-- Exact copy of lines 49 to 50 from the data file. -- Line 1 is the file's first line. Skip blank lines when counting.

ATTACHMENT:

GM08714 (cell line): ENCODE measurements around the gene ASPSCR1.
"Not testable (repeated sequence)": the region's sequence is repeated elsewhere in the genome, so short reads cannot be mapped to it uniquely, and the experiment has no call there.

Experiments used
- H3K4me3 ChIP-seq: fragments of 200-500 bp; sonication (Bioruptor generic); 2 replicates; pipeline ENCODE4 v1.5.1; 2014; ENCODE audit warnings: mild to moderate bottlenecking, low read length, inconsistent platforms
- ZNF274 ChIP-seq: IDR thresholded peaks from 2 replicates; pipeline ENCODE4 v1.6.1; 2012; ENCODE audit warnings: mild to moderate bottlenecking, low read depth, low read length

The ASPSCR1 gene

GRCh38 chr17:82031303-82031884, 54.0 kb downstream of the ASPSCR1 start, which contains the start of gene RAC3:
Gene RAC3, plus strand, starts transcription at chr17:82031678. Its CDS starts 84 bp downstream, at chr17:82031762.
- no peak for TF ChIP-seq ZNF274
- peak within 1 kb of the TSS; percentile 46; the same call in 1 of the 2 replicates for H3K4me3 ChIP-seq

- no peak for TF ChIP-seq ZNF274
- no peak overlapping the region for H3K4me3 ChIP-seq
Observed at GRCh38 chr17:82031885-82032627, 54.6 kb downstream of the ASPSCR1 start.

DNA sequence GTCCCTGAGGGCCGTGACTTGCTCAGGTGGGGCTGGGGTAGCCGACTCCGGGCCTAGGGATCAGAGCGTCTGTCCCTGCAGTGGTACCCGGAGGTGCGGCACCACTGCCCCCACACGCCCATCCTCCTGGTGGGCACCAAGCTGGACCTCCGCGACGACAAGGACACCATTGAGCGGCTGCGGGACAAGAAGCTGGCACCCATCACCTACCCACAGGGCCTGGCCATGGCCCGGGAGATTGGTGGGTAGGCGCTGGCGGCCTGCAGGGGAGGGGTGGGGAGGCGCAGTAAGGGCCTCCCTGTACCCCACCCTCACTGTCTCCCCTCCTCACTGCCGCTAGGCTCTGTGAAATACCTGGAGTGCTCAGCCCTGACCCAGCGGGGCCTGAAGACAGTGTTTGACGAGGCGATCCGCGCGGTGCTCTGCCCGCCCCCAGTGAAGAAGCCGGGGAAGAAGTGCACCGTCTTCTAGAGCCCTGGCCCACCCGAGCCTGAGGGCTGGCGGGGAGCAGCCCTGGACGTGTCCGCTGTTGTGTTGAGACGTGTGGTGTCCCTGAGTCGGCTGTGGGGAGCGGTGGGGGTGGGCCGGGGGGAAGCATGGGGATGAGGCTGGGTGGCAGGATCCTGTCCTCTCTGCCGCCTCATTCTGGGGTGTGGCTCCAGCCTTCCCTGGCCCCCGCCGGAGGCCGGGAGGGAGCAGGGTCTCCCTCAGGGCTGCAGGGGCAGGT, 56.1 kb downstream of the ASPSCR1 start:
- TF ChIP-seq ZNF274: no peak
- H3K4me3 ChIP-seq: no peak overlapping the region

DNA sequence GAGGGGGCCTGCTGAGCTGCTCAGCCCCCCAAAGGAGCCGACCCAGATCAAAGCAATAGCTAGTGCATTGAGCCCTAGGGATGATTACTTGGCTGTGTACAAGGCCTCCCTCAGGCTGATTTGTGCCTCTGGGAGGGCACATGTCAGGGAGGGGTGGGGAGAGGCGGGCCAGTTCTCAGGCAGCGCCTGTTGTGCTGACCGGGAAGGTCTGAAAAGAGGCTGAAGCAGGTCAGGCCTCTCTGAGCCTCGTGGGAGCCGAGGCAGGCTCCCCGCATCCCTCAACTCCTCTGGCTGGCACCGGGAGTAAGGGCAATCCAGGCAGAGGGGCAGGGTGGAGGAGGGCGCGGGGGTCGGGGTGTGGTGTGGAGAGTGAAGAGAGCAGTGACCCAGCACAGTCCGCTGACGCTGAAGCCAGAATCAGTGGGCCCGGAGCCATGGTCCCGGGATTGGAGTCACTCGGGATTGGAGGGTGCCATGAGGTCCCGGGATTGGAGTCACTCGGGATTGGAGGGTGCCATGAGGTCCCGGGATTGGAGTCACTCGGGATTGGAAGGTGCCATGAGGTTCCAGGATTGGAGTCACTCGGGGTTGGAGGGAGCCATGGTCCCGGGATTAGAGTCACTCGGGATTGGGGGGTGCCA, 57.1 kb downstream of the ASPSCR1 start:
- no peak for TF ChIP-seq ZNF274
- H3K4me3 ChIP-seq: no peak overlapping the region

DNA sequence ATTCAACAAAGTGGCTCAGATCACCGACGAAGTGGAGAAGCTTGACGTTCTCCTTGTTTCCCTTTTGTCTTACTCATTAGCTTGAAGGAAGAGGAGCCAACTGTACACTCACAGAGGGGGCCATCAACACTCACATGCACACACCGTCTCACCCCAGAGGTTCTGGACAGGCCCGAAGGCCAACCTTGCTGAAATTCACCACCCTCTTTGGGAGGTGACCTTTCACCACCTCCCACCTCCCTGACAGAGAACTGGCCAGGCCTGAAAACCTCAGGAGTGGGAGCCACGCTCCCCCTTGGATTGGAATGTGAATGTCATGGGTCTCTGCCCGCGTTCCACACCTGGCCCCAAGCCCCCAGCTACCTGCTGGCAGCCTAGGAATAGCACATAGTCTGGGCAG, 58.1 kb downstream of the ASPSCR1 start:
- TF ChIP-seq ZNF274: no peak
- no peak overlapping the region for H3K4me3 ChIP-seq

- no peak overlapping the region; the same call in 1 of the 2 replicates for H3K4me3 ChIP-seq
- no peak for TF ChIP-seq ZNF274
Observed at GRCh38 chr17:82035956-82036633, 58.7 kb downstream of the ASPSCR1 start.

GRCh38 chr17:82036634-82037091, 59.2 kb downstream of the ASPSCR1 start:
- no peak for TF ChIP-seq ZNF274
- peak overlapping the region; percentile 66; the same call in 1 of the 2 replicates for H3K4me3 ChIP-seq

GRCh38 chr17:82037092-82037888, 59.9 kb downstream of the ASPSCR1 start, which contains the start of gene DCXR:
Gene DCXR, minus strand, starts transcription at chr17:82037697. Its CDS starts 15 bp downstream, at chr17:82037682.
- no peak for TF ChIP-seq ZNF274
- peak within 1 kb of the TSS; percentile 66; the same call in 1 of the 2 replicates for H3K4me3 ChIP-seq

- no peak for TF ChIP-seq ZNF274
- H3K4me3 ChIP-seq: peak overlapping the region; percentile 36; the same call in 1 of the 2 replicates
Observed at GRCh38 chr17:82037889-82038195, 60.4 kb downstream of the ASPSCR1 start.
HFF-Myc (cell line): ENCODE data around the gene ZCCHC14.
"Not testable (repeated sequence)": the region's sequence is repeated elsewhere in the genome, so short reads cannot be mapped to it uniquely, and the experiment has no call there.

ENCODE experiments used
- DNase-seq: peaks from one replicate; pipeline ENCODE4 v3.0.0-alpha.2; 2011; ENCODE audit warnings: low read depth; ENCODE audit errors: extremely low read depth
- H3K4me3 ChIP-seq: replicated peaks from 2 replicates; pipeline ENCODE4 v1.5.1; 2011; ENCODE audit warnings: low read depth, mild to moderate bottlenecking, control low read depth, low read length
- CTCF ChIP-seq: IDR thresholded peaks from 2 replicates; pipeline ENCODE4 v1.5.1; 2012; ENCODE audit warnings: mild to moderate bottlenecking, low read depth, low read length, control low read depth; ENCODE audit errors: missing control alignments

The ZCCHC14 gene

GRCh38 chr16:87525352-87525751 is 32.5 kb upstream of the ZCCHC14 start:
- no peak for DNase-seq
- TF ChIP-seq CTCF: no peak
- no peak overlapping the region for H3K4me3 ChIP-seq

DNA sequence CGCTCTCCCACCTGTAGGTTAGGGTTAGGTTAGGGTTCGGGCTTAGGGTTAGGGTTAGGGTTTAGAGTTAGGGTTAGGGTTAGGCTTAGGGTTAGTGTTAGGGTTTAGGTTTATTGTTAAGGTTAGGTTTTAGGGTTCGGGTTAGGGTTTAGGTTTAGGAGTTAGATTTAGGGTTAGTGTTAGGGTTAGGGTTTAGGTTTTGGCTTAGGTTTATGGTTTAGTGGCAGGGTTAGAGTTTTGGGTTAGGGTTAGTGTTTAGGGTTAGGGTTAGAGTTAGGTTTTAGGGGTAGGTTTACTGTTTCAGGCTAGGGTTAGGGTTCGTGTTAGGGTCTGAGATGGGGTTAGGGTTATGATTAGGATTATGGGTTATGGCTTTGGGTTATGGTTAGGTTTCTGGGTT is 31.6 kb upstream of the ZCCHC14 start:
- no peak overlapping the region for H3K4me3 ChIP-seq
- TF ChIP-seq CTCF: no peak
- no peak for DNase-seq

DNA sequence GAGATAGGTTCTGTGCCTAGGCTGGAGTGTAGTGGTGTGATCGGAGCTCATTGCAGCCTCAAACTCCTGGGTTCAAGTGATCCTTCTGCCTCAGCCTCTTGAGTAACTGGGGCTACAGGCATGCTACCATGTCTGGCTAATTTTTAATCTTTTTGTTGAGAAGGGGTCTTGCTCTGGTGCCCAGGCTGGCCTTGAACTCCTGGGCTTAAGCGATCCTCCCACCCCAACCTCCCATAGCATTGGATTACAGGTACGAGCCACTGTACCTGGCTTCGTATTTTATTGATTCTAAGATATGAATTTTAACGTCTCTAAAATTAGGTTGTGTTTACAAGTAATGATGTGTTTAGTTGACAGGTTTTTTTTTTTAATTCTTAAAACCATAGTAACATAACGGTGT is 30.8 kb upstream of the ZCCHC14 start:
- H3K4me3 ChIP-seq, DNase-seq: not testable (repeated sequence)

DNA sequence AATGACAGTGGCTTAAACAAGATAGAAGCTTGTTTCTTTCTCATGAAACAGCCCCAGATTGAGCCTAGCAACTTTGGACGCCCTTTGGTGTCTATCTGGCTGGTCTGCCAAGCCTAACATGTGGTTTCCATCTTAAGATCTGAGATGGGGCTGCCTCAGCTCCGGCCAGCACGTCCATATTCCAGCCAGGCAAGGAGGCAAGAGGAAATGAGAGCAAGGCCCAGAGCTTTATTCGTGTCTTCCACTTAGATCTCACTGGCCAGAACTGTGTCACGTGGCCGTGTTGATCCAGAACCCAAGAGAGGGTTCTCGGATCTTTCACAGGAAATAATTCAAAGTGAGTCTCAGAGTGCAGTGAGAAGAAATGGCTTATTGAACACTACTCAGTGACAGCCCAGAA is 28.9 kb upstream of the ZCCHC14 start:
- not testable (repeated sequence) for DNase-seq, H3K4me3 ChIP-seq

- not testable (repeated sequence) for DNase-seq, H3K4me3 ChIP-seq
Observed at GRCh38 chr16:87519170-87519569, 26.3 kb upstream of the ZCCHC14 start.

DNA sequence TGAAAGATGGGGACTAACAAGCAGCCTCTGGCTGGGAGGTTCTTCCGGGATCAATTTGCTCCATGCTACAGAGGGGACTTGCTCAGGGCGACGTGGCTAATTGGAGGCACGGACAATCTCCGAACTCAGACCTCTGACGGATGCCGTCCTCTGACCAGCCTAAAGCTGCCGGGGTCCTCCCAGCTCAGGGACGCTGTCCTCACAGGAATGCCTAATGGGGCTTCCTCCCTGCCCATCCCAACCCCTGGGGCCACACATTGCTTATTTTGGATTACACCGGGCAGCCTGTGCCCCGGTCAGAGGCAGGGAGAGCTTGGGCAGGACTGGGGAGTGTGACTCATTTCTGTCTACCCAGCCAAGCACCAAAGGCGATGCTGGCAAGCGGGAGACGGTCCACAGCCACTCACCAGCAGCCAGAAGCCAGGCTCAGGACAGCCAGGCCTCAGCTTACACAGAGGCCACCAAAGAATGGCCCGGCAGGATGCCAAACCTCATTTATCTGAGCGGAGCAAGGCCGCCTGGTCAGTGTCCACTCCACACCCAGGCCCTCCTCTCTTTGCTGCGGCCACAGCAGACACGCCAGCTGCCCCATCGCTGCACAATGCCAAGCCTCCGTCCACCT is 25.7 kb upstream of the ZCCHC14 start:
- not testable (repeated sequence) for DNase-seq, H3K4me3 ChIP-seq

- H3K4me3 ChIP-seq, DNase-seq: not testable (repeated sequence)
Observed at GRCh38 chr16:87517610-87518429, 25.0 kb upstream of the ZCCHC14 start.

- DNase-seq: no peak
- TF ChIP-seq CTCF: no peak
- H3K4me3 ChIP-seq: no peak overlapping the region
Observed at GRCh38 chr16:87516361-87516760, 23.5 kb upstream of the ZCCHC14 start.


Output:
- TF ChIP-seq CTCF: no peak
- no peak for DNase-seq